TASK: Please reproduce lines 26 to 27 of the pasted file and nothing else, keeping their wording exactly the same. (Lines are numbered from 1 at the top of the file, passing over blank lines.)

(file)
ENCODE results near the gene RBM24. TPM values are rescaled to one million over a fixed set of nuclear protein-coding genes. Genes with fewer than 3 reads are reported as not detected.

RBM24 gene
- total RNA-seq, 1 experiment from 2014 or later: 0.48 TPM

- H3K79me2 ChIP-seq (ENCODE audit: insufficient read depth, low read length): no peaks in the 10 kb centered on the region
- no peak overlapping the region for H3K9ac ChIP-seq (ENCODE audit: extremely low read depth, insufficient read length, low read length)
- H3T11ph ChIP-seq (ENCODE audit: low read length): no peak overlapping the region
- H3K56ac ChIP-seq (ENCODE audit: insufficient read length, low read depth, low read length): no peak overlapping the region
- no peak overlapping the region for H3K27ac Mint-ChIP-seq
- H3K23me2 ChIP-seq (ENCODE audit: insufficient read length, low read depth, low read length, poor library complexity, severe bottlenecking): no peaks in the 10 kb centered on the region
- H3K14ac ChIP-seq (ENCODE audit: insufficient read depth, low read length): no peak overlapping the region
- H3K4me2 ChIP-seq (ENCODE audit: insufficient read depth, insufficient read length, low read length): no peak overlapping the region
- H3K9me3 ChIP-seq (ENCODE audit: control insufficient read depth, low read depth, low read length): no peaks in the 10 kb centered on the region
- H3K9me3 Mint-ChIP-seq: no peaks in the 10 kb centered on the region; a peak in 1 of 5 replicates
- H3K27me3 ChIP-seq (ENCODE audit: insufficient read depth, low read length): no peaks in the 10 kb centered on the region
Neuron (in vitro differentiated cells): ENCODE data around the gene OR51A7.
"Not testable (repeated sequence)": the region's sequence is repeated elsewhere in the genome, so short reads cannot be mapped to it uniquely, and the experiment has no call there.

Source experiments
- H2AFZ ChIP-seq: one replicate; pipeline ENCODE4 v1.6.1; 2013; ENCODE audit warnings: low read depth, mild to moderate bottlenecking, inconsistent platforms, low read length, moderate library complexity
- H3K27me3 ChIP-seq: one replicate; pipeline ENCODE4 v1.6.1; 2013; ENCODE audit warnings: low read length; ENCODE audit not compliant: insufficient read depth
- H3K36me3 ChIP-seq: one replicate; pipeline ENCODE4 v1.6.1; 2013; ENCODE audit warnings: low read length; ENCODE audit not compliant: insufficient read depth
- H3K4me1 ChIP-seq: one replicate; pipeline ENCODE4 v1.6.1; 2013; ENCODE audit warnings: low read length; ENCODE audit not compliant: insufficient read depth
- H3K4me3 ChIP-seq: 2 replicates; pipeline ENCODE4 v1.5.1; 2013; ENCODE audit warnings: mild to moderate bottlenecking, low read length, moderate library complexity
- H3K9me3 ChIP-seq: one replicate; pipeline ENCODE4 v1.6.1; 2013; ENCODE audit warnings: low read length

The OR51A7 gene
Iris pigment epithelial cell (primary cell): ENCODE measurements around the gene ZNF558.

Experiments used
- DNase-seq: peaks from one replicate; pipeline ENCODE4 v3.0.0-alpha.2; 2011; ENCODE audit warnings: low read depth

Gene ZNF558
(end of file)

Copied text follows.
Experiments used
- DNase-seq: peaks from one replicate; pipeline ENCODE4 v3.0.0-alpha.2; 2011; ENCODE audit warnings: low read depth